More organizations are saying good-bye to the outdated
performance appraisal system and embracing a new method for
managing employee performance: coaching and development.
Performance management is shifting with the times. The traditional
competitive assessment model, which documents employee performance
and is used to make compensation and succession decisions, is being
replaced by a new approach, according to the August 2011 Bersin and
Associates report, High-Impact Performance Management: Part
1Designing a Strategy for Effectiveness.
The research from 214 organizations spanning a variety of
geographies and industries shows that more companies are
strategically integrating their talent management processes to
lead, manage, develop, reward, and assess employees using a
coaching and development model. Seventy percent of survey
respondents say that they are already using a coaching and
development model, while 30 percent still use a competitive
assessment approach. Comparative Bersin research from 2008 revealed
that 60 percent of organizations use the new model and 40 percent
use the outdated approach.
Despite the growing number of organizations devoting themselves to
coaching, the study found that managers' inability to coach is the
number one performance management challenge. "The severity of the
challenge of coaching was surprising to us," says Stacia Sherman
Garr, senior analyst at Bersin. "We often hear that the performance
process is broken, and if we can just fix the process, things will
get better. But it seems the real problem is coaching
The study found that only 11 percent of senior leaders coach their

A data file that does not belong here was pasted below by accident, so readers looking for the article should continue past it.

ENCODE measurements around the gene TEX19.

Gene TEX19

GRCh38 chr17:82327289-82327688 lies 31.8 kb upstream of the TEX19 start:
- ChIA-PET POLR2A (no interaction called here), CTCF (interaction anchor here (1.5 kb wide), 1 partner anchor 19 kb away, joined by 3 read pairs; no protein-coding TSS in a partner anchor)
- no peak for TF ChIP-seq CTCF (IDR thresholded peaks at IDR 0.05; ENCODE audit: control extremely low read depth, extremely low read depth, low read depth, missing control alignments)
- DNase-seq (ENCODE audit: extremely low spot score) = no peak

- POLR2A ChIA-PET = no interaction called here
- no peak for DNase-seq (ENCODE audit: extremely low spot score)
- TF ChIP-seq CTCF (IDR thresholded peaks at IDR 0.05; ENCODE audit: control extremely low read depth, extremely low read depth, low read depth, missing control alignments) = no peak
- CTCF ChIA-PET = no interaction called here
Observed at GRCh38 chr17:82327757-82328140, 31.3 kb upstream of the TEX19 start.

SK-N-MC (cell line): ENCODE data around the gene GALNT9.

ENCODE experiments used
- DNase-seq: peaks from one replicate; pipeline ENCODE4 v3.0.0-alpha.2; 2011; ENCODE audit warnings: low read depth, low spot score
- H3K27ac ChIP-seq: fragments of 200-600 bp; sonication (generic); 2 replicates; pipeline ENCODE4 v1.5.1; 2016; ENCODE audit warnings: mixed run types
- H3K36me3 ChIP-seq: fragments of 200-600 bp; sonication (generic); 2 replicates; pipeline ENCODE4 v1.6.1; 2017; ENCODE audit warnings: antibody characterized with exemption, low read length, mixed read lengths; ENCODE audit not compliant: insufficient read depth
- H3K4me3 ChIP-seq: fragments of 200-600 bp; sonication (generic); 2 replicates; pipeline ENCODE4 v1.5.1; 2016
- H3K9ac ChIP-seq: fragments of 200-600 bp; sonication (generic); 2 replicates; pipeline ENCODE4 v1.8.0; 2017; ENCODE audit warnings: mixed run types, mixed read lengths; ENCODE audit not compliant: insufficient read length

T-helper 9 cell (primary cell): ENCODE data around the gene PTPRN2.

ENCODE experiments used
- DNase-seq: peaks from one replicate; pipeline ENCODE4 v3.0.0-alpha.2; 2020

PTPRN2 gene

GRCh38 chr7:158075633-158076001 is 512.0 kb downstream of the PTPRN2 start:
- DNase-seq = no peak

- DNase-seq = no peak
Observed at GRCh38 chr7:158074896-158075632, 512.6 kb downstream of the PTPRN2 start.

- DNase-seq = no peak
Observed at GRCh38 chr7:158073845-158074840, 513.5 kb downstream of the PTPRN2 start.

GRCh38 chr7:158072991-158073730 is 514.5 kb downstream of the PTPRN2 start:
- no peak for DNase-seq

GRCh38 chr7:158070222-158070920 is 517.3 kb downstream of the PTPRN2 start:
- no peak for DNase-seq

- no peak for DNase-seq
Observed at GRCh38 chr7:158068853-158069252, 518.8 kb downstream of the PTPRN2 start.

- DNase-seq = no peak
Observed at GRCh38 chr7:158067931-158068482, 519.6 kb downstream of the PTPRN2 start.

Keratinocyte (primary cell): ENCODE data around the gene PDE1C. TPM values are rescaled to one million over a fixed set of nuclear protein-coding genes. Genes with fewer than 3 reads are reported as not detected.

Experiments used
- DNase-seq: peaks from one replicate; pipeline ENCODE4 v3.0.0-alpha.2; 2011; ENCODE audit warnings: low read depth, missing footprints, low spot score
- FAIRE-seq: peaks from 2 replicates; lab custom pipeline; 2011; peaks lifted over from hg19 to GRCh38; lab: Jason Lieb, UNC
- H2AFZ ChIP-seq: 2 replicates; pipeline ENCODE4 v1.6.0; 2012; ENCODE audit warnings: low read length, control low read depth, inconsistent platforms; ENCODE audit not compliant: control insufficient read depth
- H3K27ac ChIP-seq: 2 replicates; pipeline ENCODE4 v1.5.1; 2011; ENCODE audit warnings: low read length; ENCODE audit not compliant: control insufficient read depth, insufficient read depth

employees and 15 percent very frequently discuss the importance of
coaching and development. Therefore, although many organizations
say that they manage employee performance through coaching and
development, few do it well.
Additionally, four of the top five most critical performance
management challenges are related to poor executive engagement.
Organizations have better business results when senior leaders hold
direct reports responsible for supporting their employees.
"Coaching often is focused on developing only executive-level or
critical talent," says Sherman Garr. "This study is telling us that
effectively coaching employees at all levels makes a big
As more high-performing organizations manage performance through
coaching and development, those that currently use this approach
will lose some of their competitive pull in the marketplace. In
today's increasingly globalized workforce where talent demand is
greater than supply, organizations must use new strategies to fill
their talent pipelines.
"When you look at the pull in emerging markets, a lot of
organizations are trying to attract and retain talent through
coaching and development," Sherman Garr says. "These companies will
have to show metrics up front to prove that their coaching efforts
This report is the first in a five-part series designed to identify
the components of an effective performance management strategy. The
subsequent reports will focus on setting and revising goals for
relevancy, maximizing coaching and development planning, rewarding
and recognizing for impact, and using appraisal to drive